4. the device encrypts the plain-text OTK with a password known only to the device and "forgets" the plain-text OTK
  5. the device sends the encrypted OTK and the TID via HTTPS to the server
  6. the server uses some symmetric encryption algorithm to encrypt the data with the plain-text OTK, and then "forgets" the plain-text OTK
  7. the server stores the encrypted data together with the encrypted OTK

For the decryption, the protocol is similar.

So my questions are:

  1. Is this approach reasonably secure (by "reasonably" I mean at least as secure as other involved protocols, like OTK generation, HTTPS and some chosen symmetric encryption protocol used on the server)?
  2. Are there any other patterns to do something like this?
  3. Are there any known implementations of these patterns (for any kind of backend, any kind of a mobile device)?
  • Encryption 1&2 can be merged to simplify. If you assume that HTTPS is your protection, then under that assumption what you send inside of it is secure. And if we trust, that forgetting "works", then it seems enough. – wojteo Jan 1 at 21:24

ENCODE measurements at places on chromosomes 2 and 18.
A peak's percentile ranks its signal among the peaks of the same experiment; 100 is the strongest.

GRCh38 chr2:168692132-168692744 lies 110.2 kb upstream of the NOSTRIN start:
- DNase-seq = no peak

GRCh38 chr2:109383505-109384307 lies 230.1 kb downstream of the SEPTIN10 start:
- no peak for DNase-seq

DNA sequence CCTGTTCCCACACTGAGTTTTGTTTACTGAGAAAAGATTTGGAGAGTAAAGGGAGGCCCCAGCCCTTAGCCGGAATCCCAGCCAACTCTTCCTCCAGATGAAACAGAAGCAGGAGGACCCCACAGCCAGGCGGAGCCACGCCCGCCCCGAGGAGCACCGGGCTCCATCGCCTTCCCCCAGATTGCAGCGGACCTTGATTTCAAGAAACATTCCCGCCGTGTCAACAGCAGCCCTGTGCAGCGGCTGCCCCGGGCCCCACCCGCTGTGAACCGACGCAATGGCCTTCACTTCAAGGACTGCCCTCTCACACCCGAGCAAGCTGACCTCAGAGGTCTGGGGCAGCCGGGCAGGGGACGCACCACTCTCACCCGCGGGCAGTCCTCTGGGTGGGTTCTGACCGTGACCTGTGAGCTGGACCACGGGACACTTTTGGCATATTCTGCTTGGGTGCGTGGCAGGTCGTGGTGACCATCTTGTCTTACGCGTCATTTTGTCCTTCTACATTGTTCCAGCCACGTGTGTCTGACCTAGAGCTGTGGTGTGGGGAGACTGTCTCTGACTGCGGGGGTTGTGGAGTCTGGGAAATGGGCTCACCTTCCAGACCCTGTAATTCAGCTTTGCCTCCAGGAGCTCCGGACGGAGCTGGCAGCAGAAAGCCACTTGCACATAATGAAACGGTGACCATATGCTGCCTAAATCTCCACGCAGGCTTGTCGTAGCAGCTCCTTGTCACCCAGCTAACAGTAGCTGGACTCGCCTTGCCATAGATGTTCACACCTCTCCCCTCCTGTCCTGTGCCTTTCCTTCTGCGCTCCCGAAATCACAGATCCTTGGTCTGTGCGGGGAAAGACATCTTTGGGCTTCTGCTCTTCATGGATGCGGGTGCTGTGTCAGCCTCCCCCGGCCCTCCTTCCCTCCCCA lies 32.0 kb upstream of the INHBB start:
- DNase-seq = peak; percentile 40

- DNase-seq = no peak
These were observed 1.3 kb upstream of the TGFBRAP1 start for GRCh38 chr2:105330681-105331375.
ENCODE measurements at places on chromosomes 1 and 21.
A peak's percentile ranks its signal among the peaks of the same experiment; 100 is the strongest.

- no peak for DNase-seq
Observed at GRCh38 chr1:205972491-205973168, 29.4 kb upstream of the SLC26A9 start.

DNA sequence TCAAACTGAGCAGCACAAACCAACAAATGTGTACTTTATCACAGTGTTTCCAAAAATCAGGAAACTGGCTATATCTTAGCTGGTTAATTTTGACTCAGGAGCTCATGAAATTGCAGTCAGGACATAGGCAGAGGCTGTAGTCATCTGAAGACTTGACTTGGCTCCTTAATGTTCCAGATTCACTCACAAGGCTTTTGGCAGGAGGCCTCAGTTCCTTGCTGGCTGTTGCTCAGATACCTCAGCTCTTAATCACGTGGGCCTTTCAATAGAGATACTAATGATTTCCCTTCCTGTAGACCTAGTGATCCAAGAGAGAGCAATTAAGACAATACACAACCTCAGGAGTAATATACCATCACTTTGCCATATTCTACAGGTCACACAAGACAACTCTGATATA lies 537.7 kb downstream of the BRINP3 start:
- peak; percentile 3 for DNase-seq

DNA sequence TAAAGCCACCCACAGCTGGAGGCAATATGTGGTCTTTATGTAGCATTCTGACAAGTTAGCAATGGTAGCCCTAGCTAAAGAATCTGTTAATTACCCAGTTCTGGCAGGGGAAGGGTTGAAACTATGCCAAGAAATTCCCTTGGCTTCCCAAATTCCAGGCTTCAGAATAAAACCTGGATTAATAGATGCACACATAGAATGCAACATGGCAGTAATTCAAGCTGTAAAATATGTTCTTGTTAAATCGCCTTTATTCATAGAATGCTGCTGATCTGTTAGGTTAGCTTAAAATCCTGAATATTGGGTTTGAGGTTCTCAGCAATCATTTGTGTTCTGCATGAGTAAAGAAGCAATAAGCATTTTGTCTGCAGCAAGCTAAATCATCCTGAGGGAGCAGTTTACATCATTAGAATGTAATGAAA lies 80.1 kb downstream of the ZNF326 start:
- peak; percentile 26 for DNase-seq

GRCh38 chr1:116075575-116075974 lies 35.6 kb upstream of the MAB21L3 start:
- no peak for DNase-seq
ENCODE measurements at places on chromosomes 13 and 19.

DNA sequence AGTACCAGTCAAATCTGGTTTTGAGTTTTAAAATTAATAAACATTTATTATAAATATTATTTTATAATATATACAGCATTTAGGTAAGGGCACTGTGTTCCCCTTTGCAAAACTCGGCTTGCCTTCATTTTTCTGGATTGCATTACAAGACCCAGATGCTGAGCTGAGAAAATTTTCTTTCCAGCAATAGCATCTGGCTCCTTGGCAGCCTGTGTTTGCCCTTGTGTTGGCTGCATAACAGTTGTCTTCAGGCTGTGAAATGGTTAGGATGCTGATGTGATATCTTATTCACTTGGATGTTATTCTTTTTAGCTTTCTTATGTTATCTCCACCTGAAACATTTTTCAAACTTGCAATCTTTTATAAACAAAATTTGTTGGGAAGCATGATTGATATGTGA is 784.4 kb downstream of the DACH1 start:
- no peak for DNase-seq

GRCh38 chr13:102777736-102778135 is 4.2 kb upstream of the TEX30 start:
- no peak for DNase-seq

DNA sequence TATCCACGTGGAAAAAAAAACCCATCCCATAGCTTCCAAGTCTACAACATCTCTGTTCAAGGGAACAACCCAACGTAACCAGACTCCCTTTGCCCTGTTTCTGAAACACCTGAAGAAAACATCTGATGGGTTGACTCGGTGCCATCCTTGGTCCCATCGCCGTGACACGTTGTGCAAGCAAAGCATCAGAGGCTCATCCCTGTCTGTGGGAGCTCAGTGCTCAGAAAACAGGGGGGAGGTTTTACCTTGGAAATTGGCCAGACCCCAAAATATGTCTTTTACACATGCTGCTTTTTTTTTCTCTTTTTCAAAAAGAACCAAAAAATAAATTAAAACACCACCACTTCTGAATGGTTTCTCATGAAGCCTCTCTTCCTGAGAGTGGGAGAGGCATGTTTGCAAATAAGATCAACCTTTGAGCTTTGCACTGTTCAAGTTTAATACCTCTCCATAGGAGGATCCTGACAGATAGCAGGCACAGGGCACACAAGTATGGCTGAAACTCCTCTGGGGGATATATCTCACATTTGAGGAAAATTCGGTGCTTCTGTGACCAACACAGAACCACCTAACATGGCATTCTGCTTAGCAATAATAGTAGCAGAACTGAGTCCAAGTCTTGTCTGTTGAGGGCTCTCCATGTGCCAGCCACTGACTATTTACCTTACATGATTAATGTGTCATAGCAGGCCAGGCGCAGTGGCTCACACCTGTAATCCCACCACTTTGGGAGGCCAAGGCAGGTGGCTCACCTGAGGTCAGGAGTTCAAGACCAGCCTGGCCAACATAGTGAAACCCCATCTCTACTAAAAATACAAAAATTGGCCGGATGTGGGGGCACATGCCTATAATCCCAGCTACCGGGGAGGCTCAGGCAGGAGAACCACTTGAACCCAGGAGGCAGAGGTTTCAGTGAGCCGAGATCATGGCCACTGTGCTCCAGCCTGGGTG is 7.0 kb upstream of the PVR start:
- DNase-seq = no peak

• @wojteo you mean I can just send the OTK? The problem here is that the push messages could be stored unencrypted on the push notification provider side which is out of my control. – Sergei Petunin Jan 2 at 3:15
  • I'm struggling to understand what you mean? How is the data created on the web server? It seems a bit contradictory to encrypt the data and throw away the OTK if this is data that the server can create anyway. – paj28 Jan 2 at 20:37
  • @paj28 a third party adds this data to the server database on behalf of the user. The point is that 1) the data may be added only with the user’s consent, 2) the data should be protected with a key belonging only to this user, and 3) the data should decryptable only with the involvement of the user. Throwing away the OTK guarantees that the server can’t later decrypt the record without the involvement of the user. – Sergei Petunin Jan 2 at 21:11